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Armed man updates Facebook while holding hostage

A man who took an office worker as a hostage in Pittsburgh Friday was making comments on his Facebook page during negotiations with police, which the police chief says was a "distraction" from the effort to resolve the crisis. 

The six-hour standoff did end peacefully when Klein Michael Thaxton, 22, was taken into custody by police. Negotiators spent hours on the phone trying to coax Thaxton to surrender, and police were also monitoring his Facebook page.

"how this ends is up to yall," Thaxton reportedly said in one of his Facebook messages.

"welln pops youll never have to woryy about me again you'll nevr need to by me anything no need to ever waste ur hard earned money on me. i'll live n jail you dnt want me around anymore thats kool bye...i love u assata sis" was another.

Thaxton's Facebook page was taken down a few hours into the standoff.  

Thaxton told police he had a gun and a bomb in the 16th-floor office at 3 Gateway Center, Pittsburgh Police Chief Nate Harper told reporters at the scene.

"He is not telling negotiators why he's doing this," Harper said. The hostage, Charles Breitsman, was unharmed, and there were no injuries in the incident, he added.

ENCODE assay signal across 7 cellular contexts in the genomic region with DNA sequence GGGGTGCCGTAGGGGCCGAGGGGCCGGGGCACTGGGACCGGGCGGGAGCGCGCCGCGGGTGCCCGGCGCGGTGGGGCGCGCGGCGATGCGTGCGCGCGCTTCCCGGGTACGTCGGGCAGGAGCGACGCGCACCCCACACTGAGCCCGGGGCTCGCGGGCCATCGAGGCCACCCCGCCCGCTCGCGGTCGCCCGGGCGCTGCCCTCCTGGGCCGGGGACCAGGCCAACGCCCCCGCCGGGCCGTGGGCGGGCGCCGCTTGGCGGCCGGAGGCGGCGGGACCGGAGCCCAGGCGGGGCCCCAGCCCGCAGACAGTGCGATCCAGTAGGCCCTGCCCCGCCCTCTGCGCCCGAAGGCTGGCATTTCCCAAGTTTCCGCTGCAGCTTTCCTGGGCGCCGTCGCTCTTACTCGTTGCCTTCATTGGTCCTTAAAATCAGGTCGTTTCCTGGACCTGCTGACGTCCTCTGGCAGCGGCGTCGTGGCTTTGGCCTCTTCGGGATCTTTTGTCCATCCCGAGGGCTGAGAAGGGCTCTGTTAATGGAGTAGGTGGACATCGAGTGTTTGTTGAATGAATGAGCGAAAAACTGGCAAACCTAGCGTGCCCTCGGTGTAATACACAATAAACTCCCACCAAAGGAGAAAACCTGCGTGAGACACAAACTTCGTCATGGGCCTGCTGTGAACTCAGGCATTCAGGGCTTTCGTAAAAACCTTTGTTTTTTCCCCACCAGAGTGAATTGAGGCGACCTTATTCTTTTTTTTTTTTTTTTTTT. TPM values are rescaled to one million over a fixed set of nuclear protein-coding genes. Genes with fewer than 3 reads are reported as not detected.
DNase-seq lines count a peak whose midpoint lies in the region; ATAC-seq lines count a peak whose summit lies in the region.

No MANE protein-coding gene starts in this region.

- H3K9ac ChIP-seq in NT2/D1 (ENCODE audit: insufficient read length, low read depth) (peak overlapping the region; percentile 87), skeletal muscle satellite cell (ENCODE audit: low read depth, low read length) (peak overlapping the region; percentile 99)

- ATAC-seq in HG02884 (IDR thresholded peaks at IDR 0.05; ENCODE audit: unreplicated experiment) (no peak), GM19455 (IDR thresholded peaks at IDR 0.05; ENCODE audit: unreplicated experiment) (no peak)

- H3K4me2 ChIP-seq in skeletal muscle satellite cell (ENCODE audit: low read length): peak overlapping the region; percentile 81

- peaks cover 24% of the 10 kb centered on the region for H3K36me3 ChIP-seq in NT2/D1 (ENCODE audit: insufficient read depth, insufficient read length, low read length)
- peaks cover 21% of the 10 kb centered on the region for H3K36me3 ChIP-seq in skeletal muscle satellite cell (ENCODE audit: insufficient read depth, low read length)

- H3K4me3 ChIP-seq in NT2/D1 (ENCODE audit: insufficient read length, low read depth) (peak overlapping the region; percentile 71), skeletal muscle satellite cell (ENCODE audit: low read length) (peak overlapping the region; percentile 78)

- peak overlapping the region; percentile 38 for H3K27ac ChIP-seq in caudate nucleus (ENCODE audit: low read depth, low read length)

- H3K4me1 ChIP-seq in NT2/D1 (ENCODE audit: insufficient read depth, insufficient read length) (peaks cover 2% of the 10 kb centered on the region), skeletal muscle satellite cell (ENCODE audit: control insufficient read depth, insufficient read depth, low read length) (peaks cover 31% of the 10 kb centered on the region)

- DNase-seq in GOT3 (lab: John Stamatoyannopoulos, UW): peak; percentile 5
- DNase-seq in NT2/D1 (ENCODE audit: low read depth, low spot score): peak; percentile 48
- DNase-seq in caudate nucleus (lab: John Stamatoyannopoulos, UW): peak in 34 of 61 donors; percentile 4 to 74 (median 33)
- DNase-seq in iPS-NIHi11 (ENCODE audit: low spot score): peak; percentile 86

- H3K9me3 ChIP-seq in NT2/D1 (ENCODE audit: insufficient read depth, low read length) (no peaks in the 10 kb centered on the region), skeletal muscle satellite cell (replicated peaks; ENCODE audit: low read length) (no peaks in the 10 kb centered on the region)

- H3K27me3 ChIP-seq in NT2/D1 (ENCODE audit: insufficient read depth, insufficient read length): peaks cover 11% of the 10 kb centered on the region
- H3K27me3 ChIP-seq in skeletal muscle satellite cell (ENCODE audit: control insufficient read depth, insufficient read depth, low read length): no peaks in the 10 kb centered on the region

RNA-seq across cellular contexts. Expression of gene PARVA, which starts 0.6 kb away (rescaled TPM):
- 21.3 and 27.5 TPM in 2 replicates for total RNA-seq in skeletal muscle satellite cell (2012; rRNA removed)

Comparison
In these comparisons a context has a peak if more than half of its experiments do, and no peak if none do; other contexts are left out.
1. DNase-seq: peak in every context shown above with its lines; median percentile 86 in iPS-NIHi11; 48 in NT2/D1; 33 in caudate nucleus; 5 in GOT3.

Thaxton walked into the office of a company that handles union pensions shortly after 8 a.m. and took Breitsman hostage, police said, but had not made any demands.

On Facebook, while the page was still up, several people responded to Thaxton's remarks, saying they were praying for him and encouraging him to cooperate with police.

Harper said that while the remarks show "that people are concerned about his well-being," the comments and Facebook activity were also "a distraction" for police negotiators, and he asked those who were commenting to "keep it short."

"We would hope his friends would stop communications on Facebook, let our trained negotiators deal with this matter," Harper said.

Others on Facebook were urging Thaxton to continue his standoff with police, Harper said. Police were monitoring those Facebook messages, and those people could face criminal charges as accessories, he said.

On its face, the case is similar to another one last year in Utah, involving a 16-hour standoff with police, and the suspect posting updates about the tense situation on Facebook.

Jason Valdez was wanted on a felony drug warrant, but refused to come out of a motel room there and refused to let an acquaintance in the room with him go free.

Police tried serving the warrant at around 5 p.m. on a Friday, but Valdez barricaded himself in the room with the aquaintance, a woman. That led to a SWAT team on the scene, and police and family members trying to negotiate with Valdez. During those subsequent 16 hours, Valdez posted photos and updates on Facebook, according to police.